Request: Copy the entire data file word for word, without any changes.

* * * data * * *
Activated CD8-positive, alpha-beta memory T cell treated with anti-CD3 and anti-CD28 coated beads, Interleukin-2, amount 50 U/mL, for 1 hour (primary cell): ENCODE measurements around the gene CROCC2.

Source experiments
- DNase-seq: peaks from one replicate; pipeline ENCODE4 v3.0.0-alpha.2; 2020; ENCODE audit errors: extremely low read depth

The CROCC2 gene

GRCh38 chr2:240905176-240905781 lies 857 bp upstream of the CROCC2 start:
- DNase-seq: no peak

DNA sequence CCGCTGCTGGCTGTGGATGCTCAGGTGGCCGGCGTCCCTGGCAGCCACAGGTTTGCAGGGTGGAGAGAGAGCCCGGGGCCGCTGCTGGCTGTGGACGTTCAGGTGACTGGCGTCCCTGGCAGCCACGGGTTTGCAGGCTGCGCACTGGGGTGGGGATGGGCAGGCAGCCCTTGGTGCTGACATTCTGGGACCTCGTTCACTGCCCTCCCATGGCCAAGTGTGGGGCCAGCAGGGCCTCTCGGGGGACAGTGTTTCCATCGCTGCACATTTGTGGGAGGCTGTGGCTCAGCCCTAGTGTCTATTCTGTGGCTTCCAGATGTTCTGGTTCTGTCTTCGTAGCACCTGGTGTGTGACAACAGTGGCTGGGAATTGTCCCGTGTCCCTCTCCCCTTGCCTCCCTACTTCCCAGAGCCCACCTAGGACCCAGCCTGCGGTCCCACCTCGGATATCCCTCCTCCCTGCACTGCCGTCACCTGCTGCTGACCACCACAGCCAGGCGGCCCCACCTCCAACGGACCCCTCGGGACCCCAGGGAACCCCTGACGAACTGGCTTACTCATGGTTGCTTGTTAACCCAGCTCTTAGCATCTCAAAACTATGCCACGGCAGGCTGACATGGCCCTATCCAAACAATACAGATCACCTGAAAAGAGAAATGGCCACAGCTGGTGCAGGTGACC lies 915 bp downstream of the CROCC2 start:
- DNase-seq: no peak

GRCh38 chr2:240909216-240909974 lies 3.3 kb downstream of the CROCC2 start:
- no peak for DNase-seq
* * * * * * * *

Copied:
Activated CD8-positive, alpha-beta memory T cell treated with anti-CD3 and anti-CD28 coated beads, Interleukin-2, amount 50 U/mL, for 1 hour (primary cell): ENCODE measurements around the gene CROCC2.

Source experiments
- DNase-seq: peaks from one replicate; pipeline ENCODE4 v3.0.0-alpha.2; 2020; ENCODE audit errors: extremely low read depth

The CROCC2 gene

GRCh38 chr2:240905176-240905781 lies 857 bp upstream of the CROCC2 start:
- DNase-seq: no peak

DNA sequence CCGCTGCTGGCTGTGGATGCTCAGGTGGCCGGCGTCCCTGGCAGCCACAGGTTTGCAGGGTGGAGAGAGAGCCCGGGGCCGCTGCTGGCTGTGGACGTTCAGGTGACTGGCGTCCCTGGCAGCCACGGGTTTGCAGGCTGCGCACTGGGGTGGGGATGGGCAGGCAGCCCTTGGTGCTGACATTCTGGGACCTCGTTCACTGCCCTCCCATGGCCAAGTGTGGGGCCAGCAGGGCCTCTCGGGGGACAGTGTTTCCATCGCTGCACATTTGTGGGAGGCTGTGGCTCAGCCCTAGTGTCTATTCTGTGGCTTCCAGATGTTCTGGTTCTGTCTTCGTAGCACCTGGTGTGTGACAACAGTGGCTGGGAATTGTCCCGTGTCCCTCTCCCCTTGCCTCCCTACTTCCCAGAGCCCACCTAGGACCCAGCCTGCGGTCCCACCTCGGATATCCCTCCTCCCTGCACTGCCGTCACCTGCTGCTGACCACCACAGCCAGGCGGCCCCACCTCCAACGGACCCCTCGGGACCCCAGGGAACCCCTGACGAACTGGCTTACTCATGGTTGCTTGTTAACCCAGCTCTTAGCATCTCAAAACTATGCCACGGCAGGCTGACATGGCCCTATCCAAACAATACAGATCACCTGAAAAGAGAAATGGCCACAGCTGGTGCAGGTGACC lies 915 bp downstream of the CROCC2 start:
- DNase-seq: no peak

GRCh38 chr2:240909216-240909974 lies 3.3 kb downstream of the CROCC2 start:
- no peak for DNase-seq